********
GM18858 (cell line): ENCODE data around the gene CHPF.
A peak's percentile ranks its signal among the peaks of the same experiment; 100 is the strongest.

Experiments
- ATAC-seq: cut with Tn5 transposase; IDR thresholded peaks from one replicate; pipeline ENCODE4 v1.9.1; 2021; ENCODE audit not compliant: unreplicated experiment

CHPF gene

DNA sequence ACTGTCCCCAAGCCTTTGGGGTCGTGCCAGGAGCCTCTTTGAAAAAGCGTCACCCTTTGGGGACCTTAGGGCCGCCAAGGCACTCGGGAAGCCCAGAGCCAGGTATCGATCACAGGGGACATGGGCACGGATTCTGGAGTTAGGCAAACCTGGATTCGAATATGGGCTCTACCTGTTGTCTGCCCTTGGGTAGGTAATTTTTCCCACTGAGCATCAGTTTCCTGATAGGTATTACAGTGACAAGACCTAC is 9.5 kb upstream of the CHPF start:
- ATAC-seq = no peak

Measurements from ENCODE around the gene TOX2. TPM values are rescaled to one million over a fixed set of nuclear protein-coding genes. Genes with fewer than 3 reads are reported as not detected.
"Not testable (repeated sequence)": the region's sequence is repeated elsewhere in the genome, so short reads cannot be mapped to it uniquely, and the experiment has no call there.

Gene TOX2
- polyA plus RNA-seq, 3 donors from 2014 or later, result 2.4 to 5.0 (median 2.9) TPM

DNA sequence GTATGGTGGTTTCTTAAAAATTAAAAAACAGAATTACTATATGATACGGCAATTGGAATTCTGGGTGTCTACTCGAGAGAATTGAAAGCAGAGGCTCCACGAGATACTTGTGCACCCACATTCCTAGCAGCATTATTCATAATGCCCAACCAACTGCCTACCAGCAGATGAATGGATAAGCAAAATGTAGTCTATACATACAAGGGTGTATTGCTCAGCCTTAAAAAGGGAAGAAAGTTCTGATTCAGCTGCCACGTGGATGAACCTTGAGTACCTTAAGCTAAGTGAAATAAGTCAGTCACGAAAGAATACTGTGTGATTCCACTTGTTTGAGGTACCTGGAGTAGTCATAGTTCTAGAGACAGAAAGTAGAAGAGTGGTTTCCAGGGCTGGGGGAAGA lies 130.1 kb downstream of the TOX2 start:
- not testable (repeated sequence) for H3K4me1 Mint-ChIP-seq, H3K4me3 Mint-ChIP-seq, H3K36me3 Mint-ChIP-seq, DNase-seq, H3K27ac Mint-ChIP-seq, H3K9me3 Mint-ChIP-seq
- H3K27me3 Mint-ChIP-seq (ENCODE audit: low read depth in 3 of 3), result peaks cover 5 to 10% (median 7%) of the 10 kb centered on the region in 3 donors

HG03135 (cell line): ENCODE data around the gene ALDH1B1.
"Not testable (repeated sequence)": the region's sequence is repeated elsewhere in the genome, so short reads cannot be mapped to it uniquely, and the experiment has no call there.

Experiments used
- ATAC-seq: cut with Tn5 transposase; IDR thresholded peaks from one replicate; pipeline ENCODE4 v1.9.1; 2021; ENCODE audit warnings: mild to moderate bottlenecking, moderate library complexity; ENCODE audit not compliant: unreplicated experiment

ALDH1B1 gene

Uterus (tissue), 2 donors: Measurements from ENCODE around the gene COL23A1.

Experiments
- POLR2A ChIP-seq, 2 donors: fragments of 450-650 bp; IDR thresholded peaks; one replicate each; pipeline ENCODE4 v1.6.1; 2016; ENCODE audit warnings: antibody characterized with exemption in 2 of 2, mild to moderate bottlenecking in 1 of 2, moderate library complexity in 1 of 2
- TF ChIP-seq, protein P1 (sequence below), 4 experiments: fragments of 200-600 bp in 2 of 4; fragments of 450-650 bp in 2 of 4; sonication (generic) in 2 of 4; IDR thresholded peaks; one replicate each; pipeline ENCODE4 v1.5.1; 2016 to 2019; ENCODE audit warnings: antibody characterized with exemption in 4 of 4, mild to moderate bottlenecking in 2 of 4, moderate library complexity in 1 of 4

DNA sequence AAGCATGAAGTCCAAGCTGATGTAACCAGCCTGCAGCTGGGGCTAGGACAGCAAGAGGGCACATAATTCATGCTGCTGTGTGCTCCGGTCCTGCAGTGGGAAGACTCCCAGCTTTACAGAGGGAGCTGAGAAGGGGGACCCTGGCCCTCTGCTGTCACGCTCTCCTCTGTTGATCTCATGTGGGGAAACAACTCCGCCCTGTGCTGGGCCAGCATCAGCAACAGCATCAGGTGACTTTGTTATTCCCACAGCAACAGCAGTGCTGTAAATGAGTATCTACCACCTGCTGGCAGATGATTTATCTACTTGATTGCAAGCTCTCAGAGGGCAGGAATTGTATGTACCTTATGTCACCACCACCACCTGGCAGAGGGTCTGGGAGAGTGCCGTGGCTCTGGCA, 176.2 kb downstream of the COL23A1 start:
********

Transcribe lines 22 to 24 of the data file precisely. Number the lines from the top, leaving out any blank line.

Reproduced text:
- POLR2A ChIP-seq, 2 donors: fragments of 450-650 bp; IDR thresholded peaks; one replicate each; pipeline ENCODE4 v1.6.1; 2016; ENCODE audit warnings: antibody characterized with exemption in 2 of 2, mild to moderate bottlenecking in 1 of 2, moderate library complexity in 1 of 2
- TF ChIP-seq, protein P1 (sequence below), 4 experiments: fragments of 200-600 bp in 2 of 4; fragments of 450-650 bp in 2 of 4; sonication (generic) in 2 of 4; IDR thresholded peaks; one replicate each; pipeline ENCODE4 v1.5.1; 2016 to 2019; ENCODE audit warnings: antibody characterized with exemption in 4 of 4, mild to moderate bottlenecking in 2 of 4, moderate library complexity in 1 of 4

DNA sequence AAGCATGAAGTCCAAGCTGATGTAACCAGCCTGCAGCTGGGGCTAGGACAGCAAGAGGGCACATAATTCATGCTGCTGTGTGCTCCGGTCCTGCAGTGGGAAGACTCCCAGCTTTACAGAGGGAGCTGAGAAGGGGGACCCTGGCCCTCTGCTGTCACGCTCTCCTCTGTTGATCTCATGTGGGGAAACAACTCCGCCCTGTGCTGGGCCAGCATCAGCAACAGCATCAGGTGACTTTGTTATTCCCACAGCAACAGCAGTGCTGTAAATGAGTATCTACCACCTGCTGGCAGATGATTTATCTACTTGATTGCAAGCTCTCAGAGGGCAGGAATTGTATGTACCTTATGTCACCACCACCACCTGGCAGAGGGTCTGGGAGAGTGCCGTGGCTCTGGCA, 176.2 kb downstream of the COL23A1 start: